What You Need To Know:
✓ Ukraine requires much less bailout money than Greece, can be much more efficient in using them
✓ Ukraine is doing much better on bailout reforms than Greece
✓ Ukraine’s reform priorities should be deregulation & privatization
✓ Ukraine is of greater geostrategic interest for EU than Greece
In his recent article, Senior Atlantic Council Fellow Anders Aslund, a Swedish economist who has been researching Ukraine for over a decade, writes that Ukraine is doing everything right and Greece is doing everything wrong. He elaborates that Greece has not suffered from austerity but because they tried to minimize reforms and budget cuts thereby losing 25% in GDP over the course of six years.
Aslund believes Ukraine requires much less bailout money than Greece and can be much more efficient in using them. The European Union is spending about 240 billion Euro on Greece, while Ukraine has received a $16 billion loan in 2008 and this year will get $5 billion of a $40 billion dollar package negotiated for the next 4 years.
“Why not 10 billion Euro more for Ukraine? It should be used in order to stabilize the reserves so that we don’t have the financial meltdown that we saw last year, which was entirely because the reserves were too small,” says Aslund. He notes that the EU has no obligations to Ukraine, but as they are neighbors he believes it’s in Europe self interest to support stability on the continent.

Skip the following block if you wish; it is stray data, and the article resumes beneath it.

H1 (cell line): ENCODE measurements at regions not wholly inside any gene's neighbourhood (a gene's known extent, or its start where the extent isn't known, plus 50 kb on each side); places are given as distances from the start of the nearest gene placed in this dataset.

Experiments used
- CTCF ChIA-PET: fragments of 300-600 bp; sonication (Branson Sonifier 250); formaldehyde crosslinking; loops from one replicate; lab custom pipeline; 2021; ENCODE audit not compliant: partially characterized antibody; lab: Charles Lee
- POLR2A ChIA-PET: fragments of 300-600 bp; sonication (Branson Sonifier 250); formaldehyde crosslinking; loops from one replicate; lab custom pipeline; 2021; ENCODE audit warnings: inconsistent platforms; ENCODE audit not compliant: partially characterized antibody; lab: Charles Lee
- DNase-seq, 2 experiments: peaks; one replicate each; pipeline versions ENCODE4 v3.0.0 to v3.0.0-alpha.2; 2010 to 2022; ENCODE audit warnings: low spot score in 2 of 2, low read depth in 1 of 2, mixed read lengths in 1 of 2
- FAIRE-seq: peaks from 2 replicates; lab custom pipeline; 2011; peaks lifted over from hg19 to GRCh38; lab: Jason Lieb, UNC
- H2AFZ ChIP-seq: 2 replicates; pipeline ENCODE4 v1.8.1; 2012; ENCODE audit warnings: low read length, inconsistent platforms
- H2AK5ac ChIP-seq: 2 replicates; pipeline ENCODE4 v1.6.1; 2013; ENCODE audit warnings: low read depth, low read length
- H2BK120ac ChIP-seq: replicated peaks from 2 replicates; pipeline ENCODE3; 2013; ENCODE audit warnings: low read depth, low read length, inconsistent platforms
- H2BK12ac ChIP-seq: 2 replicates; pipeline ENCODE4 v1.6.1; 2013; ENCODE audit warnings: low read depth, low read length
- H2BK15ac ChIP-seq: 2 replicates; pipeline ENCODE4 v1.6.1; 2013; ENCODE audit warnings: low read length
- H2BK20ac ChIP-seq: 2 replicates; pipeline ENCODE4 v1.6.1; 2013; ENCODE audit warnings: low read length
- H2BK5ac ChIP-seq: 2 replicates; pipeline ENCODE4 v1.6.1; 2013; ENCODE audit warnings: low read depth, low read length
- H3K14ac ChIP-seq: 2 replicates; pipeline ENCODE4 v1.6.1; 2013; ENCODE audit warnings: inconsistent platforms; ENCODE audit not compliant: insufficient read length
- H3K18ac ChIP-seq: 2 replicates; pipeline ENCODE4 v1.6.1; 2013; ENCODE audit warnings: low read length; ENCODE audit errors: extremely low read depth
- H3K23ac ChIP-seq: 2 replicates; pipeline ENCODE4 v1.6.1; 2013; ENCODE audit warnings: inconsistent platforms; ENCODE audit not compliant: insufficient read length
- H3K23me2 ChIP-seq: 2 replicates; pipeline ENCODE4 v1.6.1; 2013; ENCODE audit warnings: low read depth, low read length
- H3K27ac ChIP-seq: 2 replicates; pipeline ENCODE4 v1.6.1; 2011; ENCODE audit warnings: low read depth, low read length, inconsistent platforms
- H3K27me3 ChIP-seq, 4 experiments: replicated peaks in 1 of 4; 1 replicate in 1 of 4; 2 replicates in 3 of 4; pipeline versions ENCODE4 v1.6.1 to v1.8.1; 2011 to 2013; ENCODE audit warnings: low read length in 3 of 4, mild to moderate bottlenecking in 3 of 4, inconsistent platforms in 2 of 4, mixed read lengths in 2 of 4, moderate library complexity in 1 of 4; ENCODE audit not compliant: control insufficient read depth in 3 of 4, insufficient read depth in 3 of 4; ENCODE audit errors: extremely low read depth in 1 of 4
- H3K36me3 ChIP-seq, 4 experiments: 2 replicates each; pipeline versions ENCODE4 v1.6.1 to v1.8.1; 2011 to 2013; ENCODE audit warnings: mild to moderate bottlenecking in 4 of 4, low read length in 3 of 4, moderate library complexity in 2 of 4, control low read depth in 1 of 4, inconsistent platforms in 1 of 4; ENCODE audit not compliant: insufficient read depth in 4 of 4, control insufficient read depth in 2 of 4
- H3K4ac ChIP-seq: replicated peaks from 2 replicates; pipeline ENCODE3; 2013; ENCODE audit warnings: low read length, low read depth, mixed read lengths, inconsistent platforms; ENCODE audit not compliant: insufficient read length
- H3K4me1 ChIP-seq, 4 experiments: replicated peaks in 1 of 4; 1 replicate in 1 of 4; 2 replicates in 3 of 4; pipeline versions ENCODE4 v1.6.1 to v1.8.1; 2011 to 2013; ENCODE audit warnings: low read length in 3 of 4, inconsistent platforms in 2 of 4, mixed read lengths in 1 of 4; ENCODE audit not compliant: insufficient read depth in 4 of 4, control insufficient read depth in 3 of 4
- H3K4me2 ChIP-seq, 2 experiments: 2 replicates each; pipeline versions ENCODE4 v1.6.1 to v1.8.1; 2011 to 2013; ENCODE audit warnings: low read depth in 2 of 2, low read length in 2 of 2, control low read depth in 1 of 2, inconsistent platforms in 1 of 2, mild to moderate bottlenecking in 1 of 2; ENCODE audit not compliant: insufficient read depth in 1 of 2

Hromadske brought up the recent controversial law which would readjust Ukrainian loans taken out in US dollars, to the exchange rate of 2009 rather than today’s higher rate, questioning how that might affect Ukraine’s standing towards additional financial assistance. Aslund believes the new law is completely unacceptable, stating, “It would cost 5-6% of GDP, this would destroy the country to the benefit of a very small upper middle class elite who took these foreign mortgages before June 2009. If it came through I think it would stop all international financing for Ukraine. “
Aslund concludes that Ukraine’s reform priorities today should be deregulation in order to get rid of unnecessary bureaucracy, and privatization to avoid siphoning of funds from state assets.
Hromadske International's Nataliya Gumenyuk and Ian Bateson spoke with Anders Aslund via Skype on July 12, 2015.